This week feels like there have been two Fridays because of Shavuot in the middle of the week. But I can’t let Friday go without some good news so here is my latest Good News Friday installment:
The first item will be of huge interest to young parents, or to grandparents who take their grandchildren on trips. An Israeli designer has invented an all-in-one baby car-seat-stroller. This is a rather different design to the current stroller-car-seats which come in sections:
The idea for Mazar’s product, which is named after his firstborn daughter, Danielle, came to him after he and his wife struggled time and again to load all of the necessary equipment into their car every time they wanted to take a trip with the infant.
They wanted their daughter to be safe — but they also wanted to avoid carrying both a car seat and a stroller.
So Mazar founded SimpleParenting, which describes itself as a “visionary company committed to improving and simplifying the lives of parents and their babies by introducing innovative products and solutions.”
Doona is not the first car seat stroller on the market. But it is the first such product that does not require parents to disconnect the seat from the wheels whenever they want to use it in the car.
Mazar’s product is retractable — the wheels just fold into the seat, meaning nothing has to go in the trunk. When it’s time to leave the car, the seat is unfolded and its handle, when pulled forward, becomes the stroller’s push bar.
The product was found to conform to the EU’s safety standards as both a stroller and a seat, and has been certified for sale there.
The wheelchair provides mobility,” Pablo Kaplan, co-creator of the project tells NoCamels. “Mobility provides access to education and empowers independence. This is the core of our project.”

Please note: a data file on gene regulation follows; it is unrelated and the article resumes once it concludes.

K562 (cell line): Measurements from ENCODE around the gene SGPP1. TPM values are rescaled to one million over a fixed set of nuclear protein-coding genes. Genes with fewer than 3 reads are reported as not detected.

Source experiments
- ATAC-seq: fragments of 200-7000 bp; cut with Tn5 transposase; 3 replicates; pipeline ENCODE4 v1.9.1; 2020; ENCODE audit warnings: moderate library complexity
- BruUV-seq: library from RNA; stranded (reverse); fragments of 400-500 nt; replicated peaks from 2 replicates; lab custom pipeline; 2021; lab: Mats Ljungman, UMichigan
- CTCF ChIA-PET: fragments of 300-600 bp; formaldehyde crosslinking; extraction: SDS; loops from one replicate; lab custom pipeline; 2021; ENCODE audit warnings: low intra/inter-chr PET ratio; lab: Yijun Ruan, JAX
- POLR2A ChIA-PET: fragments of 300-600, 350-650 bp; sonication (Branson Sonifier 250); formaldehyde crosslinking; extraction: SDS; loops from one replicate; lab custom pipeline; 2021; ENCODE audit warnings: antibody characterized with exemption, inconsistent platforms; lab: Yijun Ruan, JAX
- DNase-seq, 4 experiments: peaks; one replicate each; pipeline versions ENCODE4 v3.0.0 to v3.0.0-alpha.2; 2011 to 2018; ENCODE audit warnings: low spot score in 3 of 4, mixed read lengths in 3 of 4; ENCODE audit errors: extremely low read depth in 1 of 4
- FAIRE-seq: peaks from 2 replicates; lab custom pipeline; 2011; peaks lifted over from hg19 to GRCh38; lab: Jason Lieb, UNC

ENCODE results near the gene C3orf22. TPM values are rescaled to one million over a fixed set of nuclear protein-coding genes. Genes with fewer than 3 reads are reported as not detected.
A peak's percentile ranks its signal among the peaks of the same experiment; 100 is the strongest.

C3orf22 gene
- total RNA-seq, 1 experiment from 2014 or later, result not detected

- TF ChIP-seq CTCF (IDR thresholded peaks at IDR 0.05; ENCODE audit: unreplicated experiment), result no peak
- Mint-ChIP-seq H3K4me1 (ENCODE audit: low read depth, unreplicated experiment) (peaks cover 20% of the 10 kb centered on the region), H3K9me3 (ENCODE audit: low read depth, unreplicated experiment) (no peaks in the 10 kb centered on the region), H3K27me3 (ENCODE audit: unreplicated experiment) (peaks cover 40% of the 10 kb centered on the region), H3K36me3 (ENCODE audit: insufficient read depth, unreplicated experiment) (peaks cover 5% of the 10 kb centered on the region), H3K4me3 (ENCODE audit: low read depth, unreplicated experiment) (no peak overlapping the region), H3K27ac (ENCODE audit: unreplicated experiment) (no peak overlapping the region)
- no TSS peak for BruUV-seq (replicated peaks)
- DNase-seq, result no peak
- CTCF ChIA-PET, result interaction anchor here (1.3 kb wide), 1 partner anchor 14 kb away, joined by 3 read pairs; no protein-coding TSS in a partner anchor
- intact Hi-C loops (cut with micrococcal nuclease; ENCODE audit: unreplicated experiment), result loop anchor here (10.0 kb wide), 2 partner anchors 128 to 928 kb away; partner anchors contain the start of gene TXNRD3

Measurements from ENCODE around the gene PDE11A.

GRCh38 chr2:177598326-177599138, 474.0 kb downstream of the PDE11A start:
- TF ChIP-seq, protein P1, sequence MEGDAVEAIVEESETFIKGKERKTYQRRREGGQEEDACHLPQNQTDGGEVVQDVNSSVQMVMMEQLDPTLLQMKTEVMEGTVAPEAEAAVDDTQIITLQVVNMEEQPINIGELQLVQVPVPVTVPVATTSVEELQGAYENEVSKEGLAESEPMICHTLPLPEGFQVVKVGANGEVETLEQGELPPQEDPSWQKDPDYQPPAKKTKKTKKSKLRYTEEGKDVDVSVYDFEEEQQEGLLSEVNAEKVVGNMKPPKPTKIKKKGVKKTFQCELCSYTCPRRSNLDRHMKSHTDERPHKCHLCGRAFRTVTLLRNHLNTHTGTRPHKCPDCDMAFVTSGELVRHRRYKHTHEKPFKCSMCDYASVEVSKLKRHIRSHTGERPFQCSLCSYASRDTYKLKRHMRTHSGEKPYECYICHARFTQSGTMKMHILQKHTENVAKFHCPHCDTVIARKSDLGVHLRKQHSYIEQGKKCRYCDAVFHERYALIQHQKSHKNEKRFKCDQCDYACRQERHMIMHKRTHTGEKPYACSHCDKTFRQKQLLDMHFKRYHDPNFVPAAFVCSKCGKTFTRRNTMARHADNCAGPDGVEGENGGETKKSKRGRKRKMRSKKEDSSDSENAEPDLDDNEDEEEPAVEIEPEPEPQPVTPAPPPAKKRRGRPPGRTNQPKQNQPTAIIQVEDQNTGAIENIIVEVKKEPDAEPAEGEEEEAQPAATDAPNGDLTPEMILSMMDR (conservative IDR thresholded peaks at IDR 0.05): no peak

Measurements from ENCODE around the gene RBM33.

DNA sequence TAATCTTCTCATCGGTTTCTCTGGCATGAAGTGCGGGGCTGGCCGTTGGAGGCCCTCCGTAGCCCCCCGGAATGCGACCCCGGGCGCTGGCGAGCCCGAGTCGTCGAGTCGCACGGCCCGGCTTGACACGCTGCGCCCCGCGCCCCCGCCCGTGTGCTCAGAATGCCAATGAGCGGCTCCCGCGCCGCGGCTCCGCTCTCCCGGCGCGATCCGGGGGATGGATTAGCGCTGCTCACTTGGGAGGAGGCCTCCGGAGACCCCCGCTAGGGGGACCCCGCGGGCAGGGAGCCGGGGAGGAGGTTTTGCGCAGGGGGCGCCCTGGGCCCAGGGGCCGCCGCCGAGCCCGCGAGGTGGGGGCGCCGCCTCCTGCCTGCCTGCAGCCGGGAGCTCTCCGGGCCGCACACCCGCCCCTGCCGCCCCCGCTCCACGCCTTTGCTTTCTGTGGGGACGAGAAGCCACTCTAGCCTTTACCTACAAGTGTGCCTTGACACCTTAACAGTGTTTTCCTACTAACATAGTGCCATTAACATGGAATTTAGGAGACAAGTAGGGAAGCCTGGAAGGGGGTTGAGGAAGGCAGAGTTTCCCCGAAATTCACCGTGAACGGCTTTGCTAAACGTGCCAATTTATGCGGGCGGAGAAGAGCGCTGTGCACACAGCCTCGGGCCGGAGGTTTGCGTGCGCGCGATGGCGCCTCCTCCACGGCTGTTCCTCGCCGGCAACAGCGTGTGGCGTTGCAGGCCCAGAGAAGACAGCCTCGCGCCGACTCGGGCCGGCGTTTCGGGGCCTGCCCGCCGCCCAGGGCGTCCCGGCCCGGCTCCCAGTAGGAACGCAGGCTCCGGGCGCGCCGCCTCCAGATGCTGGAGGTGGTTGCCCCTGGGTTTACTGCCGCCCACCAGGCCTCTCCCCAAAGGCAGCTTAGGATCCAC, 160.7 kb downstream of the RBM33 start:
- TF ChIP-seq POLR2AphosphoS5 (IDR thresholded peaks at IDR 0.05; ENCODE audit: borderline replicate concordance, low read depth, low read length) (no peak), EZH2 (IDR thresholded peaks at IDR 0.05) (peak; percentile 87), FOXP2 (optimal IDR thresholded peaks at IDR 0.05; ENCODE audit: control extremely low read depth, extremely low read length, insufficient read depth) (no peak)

Together with his partner Chava Rothstein, Kaplan approached the World Health Organization (WHO) in Geneva with an idea to make affordable and child-oriented wheelchairs for the disabled.
“The problem with today’s standard wheelchair is that it is not designed with kids in mind,” says Kaplan. “The current wheelchairs available for kids are merely adult wheelchairs, just reduced in size. Moreover, the look of these wheelchairs is as appealing to a kid as a plate of broccoli. A vital piece of medical equipment, a wheelchair that is both practical and appealing for kids could make all the difference.
With the technical requirements provided by Jerusalem’s ALYN Hospital rehabilitation, Kaplan teamed up with Israel’s Ziv-Av Engineering and Nekuda Design Management to reinvent the children’s wheelchair. Using theme parks around the country to analyze seats built with children in mind, the prototype emerged from a 3D printer just six months after initiating the project.
“We wanted to see the chair with actual patients to see how it would perform on both an emotional level and technical level,” Kaplan tells NoCamels. “The results at ALYN Rehabilitation were fabulous. It was very emotional for us because when the children moved from a traditional chair to ours, they didn’t want to give it back! Parents wanted to buy it on the spot.”
With the help of the WHO, Wheelchairs of Hope signed with the Health Ministries of Tajikistan and the Dominican Republic as future pilot production sites, with the Palestinian Authority being a likely third.
With production sites spanning three different regions, Wheelchairs of Hope will be able to guarantee shipment of their chairs to anywhere in the world for $100. The long-term goal is to produce one million children’s chairs over the next seven to ten years.
What a fantastic project! It would be wonderful if Wheelchairs of Hope could receive the funding they need in order to help children all over the world. Kol hakavod to Pablo Kaplan and all his research and development team. May they have much success in this important endeavour.